Jun 15, 2017

Rolling Stone interviews Rachel Maddow

Chuck Burton / AP

Rolling Stone's Janet Reitman interviewed Rachel Maddow about "how America's wonkiest anchor cut through the chaos of the Trump administration and became the most trusted name in news."

"The show's format of deep-dive analysis and investigative reporting is not easy to produce, and a typical day can last anywhere from 12 to 14 hours. Maddow, who lives with her longtime partner, photographer Susan Mikula, in western Massachusetts, maintains an apartment in Manhattan where she lives during the week, making the three-hour-plus drive back and forth to Massachusetts every weekend."
"Her workday begins at around 11 a.m., when she arrives at her office, reads through every bit of news she can get her hands on, and then spends a few hours researching or reporting what interests her the most. At around 2 p.m., Maddow convenes her staff in the newsroom to plan the evening's show, though, given the volatility of the current news cycle, what seems relevant at 3 p.m. might be sidelined by six."

"Do you think it's possible the Trump campaign had no knowledge of the Russian hacking?"

Maddow: "I absolutely believe it's possible. I mean, Russia clearly did this attack, and there's lots of circumstantial evidence that points at lots of unexplained and surreptitious contact between Trump people and Russian people at the time that was happening. But circumstantial evidence is circumstantial evidence. This is a serious thing that needs to be chased down to the end."

Go deeper

Trump and Zuckerberg share phone call amid social media furor

Photo: Alex Wong/Getty Images

In the week that President Trump took on social media, Axios has learned that he had a call Friday with Facebook CEO Mark Zuckerberg that was described by both sides as productive.

Why it matters: With the White House and Twitter at war, Facebook has managed to keep diplomatic relations with the world's most powerful social-media devotee.

Twitter, Google lead chorus of brands backing George Floyd protests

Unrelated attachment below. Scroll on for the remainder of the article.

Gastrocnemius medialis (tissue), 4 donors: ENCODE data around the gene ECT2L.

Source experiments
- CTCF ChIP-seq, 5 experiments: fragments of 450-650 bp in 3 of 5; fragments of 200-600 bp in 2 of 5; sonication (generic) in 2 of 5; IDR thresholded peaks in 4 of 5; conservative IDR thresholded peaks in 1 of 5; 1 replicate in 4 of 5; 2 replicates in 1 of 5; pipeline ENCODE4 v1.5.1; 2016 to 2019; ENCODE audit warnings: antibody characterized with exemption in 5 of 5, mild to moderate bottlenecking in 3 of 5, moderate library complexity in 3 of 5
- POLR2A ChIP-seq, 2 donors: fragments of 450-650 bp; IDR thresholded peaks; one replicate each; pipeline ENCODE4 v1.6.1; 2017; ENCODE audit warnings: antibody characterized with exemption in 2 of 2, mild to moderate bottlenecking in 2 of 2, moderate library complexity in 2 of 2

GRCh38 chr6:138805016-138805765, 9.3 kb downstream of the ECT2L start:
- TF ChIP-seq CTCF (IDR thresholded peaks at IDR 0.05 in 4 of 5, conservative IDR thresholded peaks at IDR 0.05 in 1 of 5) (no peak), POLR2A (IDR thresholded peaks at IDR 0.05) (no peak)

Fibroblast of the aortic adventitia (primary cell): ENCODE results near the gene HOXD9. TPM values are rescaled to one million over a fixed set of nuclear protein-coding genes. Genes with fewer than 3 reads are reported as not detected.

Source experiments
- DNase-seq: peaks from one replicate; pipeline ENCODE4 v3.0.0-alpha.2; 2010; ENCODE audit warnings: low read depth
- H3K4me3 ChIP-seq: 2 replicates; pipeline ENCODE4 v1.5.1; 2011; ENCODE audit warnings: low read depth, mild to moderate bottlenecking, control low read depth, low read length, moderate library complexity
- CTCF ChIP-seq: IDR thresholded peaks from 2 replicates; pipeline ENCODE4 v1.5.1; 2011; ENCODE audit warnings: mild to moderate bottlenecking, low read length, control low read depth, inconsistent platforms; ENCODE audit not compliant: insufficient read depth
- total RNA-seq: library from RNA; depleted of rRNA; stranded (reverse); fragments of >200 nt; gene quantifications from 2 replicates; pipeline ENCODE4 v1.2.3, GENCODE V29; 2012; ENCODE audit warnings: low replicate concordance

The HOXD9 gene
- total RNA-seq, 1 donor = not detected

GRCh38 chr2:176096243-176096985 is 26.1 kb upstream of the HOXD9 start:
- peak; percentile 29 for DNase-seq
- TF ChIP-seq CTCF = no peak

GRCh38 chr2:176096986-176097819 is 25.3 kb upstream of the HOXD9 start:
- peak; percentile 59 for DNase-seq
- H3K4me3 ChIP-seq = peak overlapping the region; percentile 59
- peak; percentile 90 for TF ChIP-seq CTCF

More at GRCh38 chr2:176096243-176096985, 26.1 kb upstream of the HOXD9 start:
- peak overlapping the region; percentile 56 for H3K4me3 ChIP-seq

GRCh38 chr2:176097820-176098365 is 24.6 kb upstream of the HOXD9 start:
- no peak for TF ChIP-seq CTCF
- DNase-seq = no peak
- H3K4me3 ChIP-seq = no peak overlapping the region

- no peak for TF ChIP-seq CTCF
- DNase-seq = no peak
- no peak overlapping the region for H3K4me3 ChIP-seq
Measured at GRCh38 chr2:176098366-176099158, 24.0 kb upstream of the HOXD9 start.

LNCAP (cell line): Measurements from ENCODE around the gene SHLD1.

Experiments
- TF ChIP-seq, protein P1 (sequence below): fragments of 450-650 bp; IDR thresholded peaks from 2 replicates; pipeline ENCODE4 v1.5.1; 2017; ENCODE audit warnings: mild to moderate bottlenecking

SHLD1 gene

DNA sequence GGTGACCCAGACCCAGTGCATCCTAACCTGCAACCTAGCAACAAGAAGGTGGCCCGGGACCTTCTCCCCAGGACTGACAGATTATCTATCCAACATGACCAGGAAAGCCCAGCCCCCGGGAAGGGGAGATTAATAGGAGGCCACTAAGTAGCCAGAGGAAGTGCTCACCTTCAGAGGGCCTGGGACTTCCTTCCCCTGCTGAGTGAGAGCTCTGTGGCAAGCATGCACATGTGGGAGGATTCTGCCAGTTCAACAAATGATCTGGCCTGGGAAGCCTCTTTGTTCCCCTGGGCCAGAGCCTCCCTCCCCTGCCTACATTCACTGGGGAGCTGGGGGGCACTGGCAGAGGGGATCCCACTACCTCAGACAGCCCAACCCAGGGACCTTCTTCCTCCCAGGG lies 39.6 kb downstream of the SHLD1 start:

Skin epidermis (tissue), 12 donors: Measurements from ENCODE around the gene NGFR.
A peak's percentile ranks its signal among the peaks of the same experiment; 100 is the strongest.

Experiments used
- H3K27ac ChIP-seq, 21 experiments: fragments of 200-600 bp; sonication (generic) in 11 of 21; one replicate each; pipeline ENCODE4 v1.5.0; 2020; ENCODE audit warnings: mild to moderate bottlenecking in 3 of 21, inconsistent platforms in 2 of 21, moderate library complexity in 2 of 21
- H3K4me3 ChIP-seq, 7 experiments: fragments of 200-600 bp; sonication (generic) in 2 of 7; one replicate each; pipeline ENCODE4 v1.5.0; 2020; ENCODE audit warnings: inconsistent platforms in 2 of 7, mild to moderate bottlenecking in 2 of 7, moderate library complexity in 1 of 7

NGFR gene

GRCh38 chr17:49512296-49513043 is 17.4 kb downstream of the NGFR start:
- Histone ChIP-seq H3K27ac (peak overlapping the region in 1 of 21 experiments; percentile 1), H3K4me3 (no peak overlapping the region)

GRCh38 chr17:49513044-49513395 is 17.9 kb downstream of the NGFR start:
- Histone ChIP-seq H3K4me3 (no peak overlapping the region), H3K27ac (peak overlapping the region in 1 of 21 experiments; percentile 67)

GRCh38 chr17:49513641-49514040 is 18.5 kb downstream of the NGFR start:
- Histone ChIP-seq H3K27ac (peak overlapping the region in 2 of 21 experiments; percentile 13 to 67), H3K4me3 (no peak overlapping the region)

Illustration: Lazaro Gamio/Axios

Twitter and Google are among the dozens of brands over the past 24 hours that have taken public stances in favor of Americans protesting racial equality. Some companies have changed their logos in solidarity with the movement, while others have pledged money in support of efforts to address social injustice.

Why it matters: The pressure that companies feel to speak out on issues has increased during the Trump era, as businesses have sought to fill a trust void left by the government. Now, some of the biggest companies are quickly taking a public stand on the protests, pressuring all other brands to do the same.

NYPD commissioner: "I'm extremely proud" of officers' response to protests

New York City Police Commissioner Dermot Shea in February. Photo: Yana Paskova/Getty Images

New York City Police Commissioner Dermot Shea said in a public statement Sunday that he is "extremely proud" of the New York City Police Department's response to protests over the death of George Floyd Saturday night, writing: "What we saw in New York City last night and the night before was not about peaceful protest of any kind."

Why it matters: New York City residents captured several instances of police officers using excessive force against demonstrators. In one video, two NYPD SUVs are seen ramming into protesters who were blocking a road and throwing traffic cones at the vehicles.